“Well, You Don’t Look Sick.”

Can I just tell you how much I hate when people say this? It’s a hate so deep, so visceral, that I often break out in hives whenever I hear it. And during those first several years after my diagnosis, I heard it all the time.

Sure, those people meant well. I’m sure they were trying to make me feel good. But truthfully, almost anything else would’ve sounded better than that. Even, “Hey. I hear you can’t go out in the sun anymore, like, on some Bubble Boy-type shit” would’ve received a warmer reception.


But this… this is just… wrong.

Here’s the thing: everyone who has Lupus understands that this is an illness that doesn’t always have the telltale signs of “sick” like, say, cancer, or leukemia. To be honest, most of the physical signs are usually caused by the treatments, rather than the condition. This is one of the reasons why Lupus is so hard for physicians to diagnose, and why most people take so long to see a doctor. We feel like we’ve been hit by a tractor, but most of the time, we don’t look like it.

At any rate, to tell someone that she doesn’t look sick, when she struggled just to button her own shirt that morning, or could no longer walk without pain management, presents a problem that needs to be addressed. It insinuates that an illness is not serious because it doesn’t look serious, and diminishes the person’s ordeal. I mean, it’s like telling someone, “well, you don’t look broke”, because he’s wearing nice shoes. But those shoes don’t change the fact that he’s only got $30 in the bank until the 15th.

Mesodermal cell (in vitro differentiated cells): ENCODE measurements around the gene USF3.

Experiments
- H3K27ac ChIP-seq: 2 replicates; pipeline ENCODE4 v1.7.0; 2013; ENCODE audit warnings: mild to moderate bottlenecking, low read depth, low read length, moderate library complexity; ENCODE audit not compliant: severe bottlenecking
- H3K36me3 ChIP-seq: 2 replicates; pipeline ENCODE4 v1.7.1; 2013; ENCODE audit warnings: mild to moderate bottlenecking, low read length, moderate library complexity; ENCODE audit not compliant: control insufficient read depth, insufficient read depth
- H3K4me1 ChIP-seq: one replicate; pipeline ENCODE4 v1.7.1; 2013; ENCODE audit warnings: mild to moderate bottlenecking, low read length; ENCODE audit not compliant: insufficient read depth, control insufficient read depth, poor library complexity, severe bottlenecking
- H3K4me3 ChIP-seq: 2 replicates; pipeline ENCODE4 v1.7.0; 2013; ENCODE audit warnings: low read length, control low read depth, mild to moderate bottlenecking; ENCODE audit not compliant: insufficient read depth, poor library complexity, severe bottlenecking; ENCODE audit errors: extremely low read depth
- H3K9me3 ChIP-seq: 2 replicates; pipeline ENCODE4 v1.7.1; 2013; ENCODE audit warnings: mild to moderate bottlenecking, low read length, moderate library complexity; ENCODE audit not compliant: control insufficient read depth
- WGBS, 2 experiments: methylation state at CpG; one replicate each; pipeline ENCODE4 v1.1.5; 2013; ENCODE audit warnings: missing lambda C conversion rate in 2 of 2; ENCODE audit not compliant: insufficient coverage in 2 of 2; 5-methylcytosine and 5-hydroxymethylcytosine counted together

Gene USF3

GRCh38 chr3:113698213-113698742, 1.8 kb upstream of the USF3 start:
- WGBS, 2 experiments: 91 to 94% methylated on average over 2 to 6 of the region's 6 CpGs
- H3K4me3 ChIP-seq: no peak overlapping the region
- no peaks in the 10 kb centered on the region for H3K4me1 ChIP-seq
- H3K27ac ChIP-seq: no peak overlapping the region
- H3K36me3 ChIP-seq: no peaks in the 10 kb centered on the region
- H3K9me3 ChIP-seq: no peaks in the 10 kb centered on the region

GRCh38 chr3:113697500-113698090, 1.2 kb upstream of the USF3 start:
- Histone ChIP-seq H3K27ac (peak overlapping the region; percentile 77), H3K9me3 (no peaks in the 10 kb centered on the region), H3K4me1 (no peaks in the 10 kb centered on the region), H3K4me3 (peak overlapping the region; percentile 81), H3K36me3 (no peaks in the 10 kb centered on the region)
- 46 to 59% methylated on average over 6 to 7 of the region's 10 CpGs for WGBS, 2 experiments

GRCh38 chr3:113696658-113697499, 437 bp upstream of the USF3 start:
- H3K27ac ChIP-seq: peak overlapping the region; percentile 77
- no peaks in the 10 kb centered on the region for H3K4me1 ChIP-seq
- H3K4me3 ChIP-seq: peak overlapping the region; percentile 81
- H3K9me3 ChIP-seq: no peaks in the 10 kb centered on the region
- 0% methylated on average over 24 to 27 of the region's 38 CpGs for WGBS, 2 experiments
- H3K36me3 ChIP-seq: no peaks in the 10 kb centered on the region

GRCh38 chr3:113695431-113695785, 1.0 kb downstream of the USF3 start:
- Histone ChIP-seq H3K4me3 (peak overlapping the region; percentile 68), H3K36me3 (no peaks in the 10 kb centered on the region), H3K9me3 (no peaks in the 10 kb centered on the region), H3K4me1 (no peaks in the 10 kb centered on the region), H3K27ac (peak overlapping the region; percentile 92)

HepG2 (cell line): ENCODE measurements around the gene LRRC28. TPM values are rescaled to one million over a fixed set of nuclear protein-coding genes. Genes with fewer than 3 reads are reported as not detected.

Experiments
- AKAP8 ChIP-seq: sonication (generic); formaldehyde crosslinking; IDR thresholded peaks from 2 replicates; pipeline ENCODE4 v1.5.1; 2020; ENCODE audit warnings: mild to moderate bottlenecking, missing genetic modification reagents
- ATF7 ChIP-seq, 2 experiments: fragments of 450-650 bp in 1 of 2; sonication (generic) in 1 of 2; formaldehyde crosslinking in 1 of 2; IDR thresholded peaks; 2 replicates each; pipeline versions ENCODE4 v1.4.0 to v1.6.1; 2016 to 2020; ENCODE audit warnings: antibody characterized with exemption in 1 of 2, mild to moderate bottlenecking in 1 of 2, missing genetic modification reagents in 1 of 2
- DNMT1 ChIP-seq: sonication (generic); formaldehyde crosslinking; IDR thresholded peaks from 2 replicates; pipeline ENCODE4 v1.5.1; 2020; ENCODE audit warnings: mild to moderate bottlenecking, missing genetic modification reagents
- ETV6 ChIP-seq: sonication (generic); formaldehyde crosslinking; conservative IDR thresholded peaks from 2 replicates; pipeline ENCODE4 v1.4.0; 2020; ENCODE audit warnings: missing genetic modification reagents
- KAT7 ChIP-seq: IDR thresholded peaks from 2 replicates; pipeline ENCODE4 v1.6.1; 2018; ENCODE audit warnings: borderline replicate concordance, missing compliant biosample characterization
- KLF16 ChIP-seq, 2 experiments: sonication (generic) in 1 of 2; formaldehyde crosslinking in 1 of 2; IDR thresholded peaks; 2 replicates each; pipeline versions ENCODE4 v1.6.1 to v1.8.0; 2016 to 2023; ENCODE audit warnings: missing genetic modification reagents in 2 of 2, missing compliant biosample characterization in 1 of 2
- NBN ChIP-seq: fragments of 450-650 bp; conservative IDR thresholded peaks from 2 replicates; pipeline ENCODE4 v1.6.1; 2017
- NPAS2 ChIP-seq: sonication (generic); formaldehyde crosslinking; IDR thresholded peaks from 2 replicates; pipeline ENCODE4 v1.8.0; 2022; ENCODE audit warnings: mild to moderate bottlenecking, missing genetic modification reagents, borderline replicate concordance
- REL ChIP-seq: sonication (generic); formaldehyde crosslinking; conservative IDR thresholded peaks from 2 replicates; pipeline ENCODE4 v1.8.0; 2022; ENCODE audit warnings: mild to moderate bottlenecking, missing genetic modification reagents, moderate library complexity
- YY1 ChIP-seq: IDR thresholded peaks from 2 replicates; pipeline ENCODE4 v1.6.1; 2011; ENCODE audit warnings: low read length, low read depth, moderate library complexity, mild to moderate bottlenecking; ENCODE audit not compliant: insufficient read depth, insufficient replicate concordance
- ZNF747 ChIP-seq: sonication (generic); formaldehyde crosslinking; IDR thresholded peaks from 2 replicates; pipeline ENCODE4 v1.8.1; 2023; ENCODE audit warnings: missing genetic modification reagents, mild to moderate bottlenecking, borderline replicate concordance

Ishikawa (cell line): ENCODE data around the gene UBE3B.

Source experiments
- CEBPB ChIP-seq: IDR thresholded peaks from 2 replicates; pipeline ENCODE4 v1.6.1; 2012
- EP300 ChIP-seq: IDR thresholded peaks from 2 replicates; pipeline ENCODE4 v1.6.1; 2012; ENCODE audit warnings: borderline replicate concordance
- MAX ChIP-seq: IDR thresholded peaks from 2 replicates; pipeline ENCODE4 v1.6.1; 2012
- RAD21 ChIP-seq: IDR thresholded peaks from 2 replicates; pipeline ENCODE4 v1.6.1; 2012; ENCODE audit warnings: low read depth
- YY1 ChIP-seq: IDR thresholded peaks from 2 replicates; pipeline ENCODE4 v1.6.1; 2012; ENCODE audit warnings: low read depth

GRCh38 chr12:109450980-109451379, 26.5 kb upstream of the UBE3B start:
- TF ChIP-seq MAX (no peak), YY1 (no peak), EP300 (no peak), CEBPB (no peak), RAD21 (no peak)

And… the statement also implies that we are lying, or at least exaggerating our suffering (you don’t look like it takes you over an hour to get out of bed in the morning – side eye). This may, or may not be intentional, but it doesn’t matter. This is how it sounds to us.